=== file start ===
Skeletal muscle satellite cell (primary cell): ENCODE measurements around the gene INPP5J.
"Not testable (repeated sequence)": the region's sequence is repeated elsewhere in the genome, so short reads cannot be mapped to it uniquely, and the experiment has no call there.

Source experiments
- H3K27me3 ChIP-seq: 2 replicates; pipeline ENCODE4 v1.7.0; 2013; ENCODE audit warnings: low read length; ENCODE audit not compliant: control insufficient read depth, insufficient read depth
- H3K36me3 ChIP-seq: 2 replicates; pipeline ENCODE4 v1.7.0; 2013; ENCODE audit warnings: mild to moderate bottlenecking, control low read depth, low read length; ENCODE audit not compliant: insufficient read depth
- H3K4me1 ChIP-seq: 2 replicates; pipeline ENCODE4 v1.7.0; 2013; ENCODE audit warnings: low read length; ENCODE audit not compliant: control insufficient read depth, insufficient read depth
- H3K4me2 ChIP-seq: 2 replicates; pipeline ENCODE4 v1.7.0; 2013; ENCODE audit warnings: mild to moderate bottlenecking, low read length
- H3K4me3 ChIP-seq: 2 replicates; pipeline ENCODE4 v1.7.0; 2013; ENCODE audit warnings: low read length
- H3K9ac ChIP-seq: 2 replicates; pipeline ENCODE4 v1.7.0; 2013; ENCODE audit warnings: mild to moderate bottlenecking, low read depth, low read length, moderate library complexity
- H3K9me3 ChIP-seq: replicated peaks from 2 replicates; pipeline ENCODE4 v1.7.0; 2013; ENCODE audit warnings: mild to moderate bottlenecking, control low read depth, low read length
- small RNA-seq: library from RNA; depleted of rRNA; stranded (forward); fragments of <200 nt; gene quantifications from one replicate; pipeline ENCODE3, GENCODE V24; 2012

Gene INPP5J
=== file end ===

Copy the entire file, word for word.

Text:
Skeletal muscle satellite cell (primary cell): ENCODE measurements around the gene INPP5J.
"Not testable (repeated sequence)": the region's sequence is repeated elsewhere in the genome, so short reads cannot be mapped to it uniquely, and the experiment has no call there.

Source experiments
- H3K27me3 ChIP-seq: 2 replicates; pipeline ENCODE4 v1.7.0; 2013; ENCODE audit warnings: low read length; ENCODE audit not compliant: control insufficient read depth, insufficient read depth
- H3K36me3 ChIP-seq: 2 replicates; pipeline ENCODE4 v1.7.0; 2013; ENCODE audit warnings: mild to moderate bottlenecking, control low read depth, low read length; ENCODE audit not compliant: insufficient read depth
- H3K4me1 ChIP-seq: 2 replicates; pipeline ENCODE4 v1.7.0; 2013; ENCODE audit warnings: low read length; ENCODE audit not compliant: control insufficient read depth, insufficient read depth
- H3K4me2 ChIP-seq: 2 replicates; pipeline ENCODE4 v1.7.0; 2013; ENCODE audit warnings: mild to moderate bottlenecking, low read length
- H3K4me3 ChIP-seq: 2 replicates; pipeline ENCODE4 v1.7.0; 2013; ENCODE audit warnings: low read length
- H3K9ac ChIP-seq: 2 replicates; pipeline ENCODE4 v1.7.0; 2013; ENCODE audit warnings: mild to moderate bottlenecking, low read depth, low read length, moderate library complexity
- H3K9me3 ChIP-seq: replicated peaks from 2 replicates; pipeline ENCODE4 v1.7.0; 2013; ENCODE audit warnings: mild to moderate bottlenecking, control low read depth, low read length
- small RNA-seq: library from RNA; depleted of rRNA; stranded (forward); fragments of <200 nt; gene quantifications from one replicate; pipeline ENCODE3, GENCODE V24; 2012

Gene INPP5J